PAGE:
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Pam Hupp to serve life in prison for Gumpenberger murder

Hupp entered an Alford plea in court Wednesday afternoon.

Editor's note: The photo above is a previous mugshot of Hupp. Court did not allow cameras in Wednesday's hearing and a new photo of Hupp has not been provided.

ST. CHARLES, Mo. – Pamela Hupp pleaded guilty to first-degree murder and armed criminal action in the death of Louis Gumpenberger.

In 2017, she entered a not guilty plea.

Previous story: Pamela Hupp pleads not guilty to murder

Gumpenberger, who had a traumatic brain injury, was killed at Hupp’s home in O’Fallon, Missouri in August 2016.

The hearing was moved to a bigger courtroom because of how many people showed up on Wednesday afternoon.

Hupp entered an Alford plea in court. An Alford plea means she accepts the fact that the state had enough evidence to convict her of the murder of Gumpenberger.

She agreed to the guilty plea in exchange for taking the death penalty off the table.

"She will never spend another day of her life outside a prison cell," St. Charles County Prosecuting Attorney Tim Lohmar said.

In a press conference after the court hearing, Lohmar said the state’s evidence was so overwhelming there would be no doubt that she would be convicted. Lohmar said he has no problem with the Alford plea and the end result is the same – she’s locked up in prison for the rest of her life.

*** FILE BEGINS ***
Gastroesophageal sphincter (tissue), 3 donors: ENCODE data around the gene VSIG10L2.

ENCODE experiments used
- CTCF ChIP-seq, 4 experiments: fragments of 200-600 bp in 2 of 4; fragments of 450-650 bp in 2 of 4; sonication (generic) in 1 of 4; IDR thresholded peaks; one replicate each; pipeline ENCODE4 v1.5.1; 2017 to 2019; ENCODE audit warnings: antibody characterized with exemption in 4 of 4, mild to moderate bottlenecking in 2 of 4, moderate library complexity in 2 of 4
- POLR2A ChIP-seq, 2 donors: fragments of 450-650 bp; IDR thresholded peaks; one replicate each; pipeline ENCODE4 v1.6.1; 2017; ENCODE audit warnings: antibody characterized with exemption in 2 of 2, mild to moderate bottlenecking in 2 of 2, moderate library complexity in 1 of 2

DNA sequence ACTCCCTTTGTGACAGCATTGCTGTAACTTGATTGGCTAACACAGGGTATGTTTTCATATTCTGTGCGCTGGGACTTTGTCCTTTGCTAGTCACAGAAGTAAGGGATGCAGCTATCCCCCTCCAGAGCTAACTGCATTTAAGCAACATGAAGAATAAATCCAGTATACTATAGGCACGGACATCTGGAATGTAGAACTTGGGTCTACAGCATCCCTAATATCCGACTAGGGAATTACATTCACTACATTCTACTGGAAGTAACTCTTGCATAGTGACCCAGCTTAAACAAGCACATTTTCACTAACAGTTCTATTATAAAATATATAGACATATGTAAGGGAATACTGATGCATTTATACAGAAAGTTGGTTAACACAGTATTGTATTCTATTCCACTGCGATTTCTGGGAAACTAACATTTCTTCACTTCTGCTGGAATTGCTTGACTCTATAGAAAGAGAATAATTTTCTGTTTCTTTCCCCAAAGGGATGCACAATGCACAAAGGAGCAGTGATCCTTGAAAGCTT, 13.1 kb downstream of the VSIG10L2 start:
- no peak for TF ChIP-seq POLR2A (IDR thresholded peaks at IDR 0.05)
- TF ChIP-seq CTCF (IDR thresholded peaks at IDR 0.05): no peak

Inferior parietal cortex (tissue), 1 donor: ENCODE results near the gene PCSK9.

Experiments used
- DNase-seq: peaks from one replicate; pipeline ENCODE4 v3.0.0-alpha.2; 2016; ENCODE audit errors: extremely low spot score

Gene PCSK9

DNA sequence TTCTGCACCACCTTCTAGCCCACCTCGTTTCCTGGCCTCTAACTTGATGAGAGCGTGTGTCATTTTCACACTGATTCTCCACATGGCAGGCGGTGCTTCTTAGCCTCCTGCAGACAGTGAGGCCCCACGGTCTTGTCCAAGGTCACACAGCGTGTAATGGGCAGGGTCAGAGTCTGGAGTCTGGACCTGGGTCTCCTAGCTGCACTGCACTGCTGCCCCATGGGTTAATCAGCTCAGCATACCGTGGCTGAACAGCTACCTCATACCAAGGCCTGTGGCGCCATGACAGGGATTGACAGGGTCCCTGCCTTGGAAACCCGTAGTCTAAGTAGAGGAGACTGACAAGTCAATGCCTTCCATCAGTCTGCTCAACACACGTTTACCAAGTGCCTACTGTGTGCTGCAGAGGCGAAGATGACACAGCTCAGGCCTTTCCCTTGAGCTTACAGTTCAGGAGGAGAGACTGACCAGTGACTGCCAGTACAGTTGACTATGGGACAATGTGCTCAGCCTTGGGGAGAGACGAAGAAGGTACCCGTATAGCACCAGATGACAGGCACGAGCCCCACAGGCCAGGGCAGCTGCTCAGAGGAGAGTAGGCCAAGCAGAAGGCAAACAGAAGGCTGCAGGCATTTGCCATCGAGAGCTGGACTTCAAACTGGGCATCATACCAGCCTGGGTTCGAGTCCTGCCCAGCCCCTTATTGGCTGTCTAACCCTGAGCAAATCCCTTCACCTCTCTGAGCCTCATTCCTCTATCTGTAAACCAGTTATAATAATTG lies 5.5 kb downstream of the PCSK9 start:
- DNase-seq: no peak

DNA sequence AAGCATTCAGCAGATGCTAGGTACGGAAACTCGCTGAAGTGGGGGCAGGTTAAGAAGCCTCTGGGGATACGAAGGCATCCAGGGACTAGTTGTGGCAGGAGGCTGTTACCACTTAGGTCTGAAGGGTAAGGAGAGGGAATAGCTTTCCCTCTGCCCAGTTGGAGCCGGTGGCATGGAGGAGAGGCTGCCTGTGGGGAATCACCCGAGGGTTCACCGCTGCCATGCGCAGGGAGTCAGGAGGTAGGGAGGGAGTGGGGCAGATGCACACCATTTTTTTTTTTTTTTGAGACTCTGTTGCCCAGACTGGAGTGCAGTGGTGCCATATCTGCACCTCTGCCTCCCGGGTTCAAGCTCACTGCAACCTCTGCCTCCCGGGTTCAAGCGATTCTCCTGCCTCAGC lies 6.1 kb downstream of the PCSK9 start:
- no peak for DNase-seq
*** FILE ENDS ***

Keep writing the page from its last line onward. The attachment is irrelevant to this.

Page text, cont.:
“I don’t think she has the courage to say that she did it, she has shown that she’s a coward and she’s manipulative from day one, so it doesn’t surprise me that’s how we got there,” Lohmar said.

The full press conference in below

Lohmar said Gumpenberger's family was happy with this decision.

In 2017, Prosecution to seek death penalty if Hupp found guilty of murder

In 2018, the judge denied motion to remove death penalty for Pam Hupp

She’s set to be sentenced on August 12.

Prosecutors said in 2016 Pam Hupp lured Gumpenberger over to her home and shot and killed him while telling a 911 dispatcher he had held her at knife point and chased her into her home.

They said one of the first things she told investigators after shooting Gumpenberger was that he said he was after “Russ’s money.”

Prosecutors believe that was all part of her plan to distract from another investigation in Lincoln County where Russ Faria’s wife Betsy was murdered in 2011. Russ spent two years in prison for her death before he got a new trial and his freedom - when the finger was pointed at Pam Hupp. Hupp collected Betsy’s insurance money and reportedly later told investigators she was also her lover.

Below is part of the note prosecutors said Pam Hupp planted on Louis Gumpenberger detailing her staged plot to make it look like she was target.

Credit: KSDK

Hupp has previously insisted shooting Gumpenberger in her home was self-defense.

The story has gathered national attention, including multiple investigations by NBC’s Dateline.

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